In the final session of its inquiry into the UK’s opt-in and international agreements, the House of Lords EU Justice, Institutions and Consumer Protection Sub-Committee will question the Home Secretary, the Rt Hon Theresa May MP, on Wednesday 14 January. She will be joined in the session by the Rt Hon Chris Grayling, Justice Secretary and Lord Chancellor.
Wednesday 14 January, Committee Room 1, House of Lords
- The Rt Hon Theresa May MP, Home Secretary
- The Rt Hon Chris Grayling, Justice Secretary and Lord Chancellor
The Home and Justice Secretaries will be questioned on a number of areas, including the duty of loyal cooperation; decisions made by the European Court of Justice (ECJ) and the UK’s litigation strategy; the circumvention of the UK and Ireland’s opt-in rights; and the interpretation of the Justice and Home Affairs (JHA) protocol.
This evidence session is the culmination of the Sub-Committee’s inquiry into the Government’s use of the Title V opt-in in international agreements and will inform a report that will be published in March 2015, assessing the Government’s current policy and its impact.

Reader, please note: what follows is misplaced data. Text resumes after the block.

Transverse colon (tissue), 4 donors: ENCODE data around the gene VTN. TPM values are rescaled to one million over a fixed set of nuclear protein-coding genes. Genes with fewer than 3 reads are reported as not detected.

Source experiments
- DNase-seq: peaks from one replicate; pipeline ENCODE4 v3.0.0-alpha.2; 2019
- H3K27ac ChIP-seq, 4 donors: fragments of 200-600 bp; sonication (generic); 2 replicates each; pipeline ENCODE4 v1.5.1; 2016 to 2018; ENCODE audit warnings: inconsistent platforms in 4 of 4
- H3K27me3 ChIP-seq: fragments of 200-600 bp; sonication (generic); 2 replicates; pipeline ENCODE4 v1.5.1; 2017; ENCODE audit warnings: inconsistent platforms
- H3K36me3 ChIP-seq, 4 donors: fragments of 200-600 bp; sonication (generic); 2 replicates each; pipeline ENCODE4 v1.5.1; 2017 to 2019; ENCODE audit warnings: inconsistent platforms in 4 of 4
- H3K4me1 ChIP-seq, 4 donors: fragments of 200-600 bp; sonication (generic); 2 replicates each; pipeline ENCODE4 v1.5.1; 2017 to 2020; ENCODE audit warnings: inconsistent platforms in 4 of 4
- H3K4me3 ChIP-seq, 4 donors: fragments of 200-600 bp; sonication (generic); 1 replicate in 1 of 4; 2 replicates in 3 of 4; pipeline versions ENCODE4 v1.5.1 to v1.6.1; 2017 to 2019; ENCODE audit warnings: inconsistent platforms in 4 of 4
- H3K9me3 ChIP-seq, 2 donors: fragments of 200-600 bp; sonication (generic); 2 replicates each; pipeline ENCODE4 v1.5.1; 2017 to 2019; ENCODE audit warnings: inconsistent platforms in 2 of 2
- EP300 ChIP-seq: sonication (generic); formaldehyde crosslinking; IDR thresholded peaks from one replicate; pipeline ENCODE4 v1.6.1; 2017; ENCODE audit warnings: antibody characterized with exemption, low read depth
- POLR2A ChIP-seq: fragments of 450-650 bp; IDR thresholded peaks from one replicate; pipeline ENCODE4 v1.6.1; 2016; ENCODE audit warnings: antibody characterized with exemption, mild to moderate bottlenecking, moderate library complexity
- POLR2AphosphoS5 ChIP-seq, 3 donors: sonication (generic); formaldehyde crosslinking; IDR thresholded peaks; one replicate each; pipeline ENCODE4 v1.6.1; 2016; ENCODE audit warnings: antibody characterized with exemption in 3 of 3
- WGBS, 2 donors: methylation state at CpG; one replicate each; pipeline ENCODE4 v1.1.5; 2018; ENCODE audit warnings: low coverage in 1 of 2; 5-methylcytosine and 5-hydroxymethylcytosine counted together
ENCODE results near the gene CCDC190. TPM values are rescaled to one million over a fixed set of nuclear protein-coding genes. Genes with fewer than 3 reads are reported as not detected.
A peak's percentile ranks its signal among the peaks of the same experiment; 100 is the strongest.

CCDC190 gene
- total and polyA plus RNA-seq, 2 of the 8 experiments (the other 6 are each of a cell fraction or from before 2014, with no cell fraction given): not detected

The inquiry was launched following the Committee’s consideration of a large number of EU international agreements where the Government had asserted that the opt-in Protocol applies to certain provisions within those agreements, despite a legal base in Title V TFEU not being cited. The Committee has routinely questioned this interpretation of the opt-in Protocol and the Government has maintained its assertion its right not to opt into provisions of international agreements based on their content. This has included unsuccessfully challenging a number of agreements where a Title V legal was not added before the European Court of Justice.
- More specific issues the witnesses are likely to be questioned on include:
- whether the UK is right to assert that it can opt out of JHA measures when no other Member States agree;
- whether the Commission is seeking to deny the UK its right to opt out of JHA measures;
- the success of the UK’s litigation strategy in the light of recent judgments of the ECJ; and
- the Government’s view on the implications of the Philippines judgement, that it has taken eight months to assess.
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